Re Interest check in some delicious syntactic sugar for "except:pass"
tjreedy at udel.edu
Wed Mar 3 21:18:26 CET 2010
On 3/3/2010 6:47 AM, Oren Elrad wrote:
> With that said, let me at least offer a token defense of my position.
> By way of motivation, I wrote that email after copying/pasting the
> following a few times around a project until I wrote it into def
> SilentlyDelete() and its cousin SilentlyRmdir()
> """ code involving somefile """
> .......pass # The bloody search indexer has got the file and I
> can't delete it. Nothing to be done.
> Certainly the parade of horribles (bad files! corrupt data! syntax
> errors!) is a tad melodramatic. Either os.remove() succeeds or it
> doesn't and the execution path (in the estimation of this programmer,
> at least) is not at all impacted by whether it succeeds or fails. I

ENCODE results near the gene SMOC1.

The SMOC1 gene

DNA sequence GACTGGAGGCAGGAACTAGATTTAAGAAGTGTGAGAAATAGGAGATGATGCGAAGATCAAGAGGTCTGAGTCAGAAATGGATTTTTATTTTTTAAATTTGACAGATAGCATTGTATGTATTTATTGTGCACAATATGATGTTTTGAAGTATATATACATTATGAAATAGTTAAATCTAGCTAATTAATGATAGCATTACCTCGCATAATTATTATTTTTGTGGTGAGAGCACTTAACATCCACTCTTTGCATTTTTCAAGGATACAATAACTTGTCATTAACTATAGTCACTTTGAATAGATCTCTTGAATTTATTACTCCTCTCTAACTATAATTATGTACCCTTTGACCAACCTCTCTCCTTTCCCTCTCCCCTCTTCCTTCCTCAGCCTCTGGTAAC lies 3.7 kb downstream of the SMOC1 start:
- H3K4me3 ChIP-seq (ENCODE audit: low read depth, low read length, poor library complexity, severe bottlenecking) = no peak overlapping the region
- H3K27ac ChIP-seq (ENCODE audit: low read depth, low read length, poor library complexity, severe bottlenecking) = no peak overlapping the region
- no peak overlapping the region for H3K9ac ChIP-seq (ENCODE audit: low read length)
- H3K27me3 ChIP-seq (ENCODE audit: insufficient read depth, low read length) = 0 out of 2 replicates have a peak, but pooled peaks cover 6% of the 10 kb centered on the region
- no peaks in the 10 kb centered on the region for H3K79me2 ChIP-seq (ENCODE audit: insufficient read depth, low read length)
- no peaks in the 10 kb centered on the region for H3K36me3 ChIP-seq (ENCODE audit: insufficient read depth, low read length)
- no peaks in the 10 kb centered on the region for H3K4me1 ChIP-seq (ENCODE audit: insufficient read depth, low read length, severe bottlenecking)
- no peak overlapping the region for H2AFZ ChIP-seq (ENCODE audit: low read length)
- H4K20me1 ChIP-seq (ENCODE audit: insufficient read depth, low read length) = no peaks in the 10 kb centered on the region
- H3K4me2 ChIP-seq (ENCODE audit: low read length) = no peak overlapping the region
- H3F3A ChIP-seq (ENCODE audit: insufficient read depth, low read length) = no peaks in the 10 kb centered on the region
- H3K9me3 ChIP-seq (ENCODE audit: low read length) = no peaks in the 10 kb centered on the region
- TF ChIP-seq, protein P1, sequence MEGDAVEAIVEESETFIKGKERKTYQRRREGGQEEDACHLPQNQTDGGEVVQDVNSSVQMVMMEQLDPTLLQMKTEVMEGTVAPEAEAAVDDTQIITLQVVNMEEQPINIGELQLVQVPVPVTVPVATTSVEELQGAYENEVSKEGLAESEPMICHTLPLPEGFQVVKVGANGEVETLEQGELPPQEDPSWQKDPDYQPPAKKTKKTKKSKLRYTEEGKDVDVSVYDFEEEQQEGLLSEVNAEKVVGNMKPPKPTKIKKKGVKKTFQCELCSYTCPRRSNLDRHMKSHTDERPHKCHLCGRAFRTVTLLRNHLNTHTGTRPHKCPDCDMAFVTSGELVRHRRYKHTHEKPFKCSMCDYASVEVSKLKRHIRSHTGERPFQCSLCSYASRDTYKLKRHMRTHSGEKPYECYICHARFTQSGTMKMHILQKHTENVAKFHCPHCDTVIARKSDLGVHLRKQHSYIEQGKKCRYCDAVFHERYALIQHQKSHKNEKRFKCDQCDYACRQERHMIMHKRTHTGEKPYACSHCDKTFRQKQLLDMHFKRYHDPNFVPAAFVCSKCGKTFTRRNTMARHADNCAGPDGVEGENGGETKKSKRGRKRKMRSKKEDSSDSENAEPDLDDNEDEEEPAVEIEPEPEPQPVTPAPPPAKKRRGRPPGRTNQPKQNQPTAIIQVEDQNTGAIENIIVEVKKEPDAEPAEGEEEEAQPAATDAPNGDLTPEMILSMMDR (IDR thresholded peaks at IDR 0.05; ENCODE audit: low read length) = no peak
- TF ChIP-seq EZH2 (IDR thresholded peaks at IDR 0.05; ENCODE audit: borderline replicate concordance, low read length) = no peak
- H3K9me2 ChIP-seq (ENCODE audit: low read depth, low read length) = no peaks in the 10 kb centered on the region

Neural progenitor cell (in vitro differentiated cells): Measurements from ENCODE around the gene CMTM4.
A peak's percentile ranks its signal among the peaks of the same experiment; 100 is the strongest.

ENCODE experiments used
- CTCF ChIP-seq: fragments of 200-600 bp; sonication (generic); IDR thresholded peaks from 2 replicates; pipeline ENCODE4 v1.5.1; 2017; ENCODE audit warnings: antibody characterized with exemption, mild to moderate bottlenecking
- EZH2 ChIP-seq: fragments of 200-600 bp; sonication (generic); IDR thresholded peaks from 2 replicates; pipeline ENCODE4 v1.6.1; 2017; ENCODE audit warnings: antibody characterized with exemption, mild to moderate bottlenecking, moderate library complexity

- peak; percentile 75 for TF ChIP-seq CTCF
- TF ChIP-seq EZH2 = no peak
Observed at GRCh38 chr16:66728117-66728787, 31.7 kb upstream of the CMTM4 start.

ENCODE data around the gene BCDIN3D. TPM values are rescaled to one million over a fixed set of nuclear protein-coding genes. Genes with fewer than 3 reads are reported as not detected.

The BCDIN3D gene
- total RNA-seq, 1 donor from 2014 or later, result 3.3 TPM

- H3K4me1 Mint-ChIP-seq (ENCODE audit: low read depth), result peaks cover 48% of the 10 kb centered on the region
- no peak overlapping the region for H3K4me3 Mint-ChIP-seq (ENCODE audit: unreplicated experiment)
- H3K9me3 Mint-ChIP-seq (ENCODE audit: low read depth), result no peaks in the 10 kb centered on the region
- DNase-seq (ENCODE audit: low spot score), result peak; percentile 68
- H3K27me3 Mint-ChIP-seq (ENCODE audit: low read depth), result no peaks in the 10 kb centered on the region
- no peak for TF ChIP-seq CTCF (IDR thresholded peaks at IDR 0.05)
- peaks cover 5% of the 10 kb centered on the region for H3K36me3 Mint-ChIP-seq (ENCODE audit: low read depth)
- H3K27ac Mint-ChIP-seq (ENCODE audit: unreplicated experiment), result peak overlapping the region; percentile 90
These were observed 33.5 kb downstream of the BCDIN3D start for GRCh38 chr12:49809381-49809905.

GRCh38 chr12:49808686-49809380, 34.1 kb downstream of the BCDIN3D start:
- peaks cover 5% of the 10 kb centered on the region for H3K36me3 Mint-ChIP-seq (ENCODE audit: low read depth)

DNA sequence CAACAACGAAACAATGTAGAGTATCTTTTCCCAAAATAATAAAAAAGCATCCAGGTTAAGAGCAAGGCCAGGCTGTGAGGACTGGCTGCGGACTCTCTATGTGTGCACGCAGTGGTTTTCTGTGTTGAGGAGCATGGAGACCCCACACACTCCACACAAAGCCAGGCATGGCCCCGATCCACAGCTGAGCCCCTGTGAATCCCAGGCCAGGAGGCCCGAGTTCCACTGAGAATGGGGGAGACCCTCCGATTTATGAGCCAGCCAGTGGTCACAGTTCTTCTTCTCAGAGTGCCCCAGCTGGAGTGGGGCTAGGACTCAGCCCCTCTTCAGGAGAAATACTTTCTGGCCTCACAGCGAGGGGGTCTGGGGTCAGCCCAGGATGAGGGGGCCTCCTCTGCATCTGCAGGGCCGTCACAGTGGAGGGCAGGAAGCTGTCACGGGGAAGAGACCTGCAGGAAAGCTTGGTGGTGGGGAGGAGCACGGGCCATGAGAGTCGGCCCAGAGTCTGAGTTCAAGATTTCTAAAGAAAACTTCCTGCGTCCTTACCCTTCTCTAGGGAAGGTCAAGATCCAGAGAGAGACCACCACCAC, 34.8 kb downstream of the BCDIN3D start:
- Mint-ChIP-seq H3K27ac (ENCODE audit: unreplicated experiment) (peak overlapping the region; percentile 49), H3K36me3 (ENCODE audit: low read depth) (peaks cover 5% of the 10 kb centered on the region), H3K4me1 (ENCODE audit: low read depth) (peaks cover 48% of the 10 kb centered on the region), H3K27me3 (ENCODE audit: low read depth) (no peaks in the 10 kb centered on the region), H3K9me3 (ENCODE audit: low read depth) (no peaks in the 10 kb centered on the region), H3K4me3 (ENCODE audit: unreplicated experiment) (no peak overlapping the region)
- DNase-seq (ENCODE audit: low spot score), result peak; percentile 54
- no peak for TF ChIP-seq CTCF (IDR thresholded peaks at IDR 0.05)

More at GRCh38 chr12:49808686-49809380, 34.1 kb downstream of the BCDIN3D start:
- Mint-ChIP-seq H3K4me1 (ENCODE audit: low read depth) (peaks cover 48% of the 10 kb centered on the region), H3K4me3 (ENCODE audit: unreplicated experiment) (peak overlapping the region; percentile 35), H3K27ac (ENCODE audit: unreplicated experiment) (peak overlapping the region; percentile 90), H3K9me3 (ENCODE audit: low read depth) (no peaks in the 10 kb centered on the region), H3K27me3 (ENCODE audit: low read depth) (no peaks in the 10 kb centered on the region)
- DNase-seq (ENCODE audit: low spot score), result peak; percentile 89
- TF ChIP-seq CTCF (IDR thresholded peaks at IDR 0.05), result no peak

> know with certainty at compile time what exceptions might be raised
> and what the consequences of passing them are and there is no sense
> pestering the user or sweating over it. Nor can I see the logic, as
> was suggested, in writing "except OSError:" since (seems to me) mere
> surplusage -- it neither causes a semantic difference in the way the
> program runs nor provides anything useful to the reader.
Suppose you misspell 'somefile' or 'remove' (or the file gets corrupted
somehow -- which unfortunate can happen). Now you suppress the NameError
or AttributeError, which is a mistake. Suppose someone copies your code
into a context where 'os' is not imported or where 'os' is a variable
(for bone type, for instance). More bad error suppression.
Bare excepts seem ok for experimental, draft, or throwaway code, but
somewhat dubious for production code.
For anyone reading your code a few years from now, 'except OSError'
would be clearer that that is all you mean to pass on.
Wrapping the code in a function makes the overhead of adding 'OSError'
trivial. It also makes it trivial to do something different, like adding
the file to a collection to be retried later. It also reduces the points
of possible corruption to one instead of many.
Terry Jan Reedy
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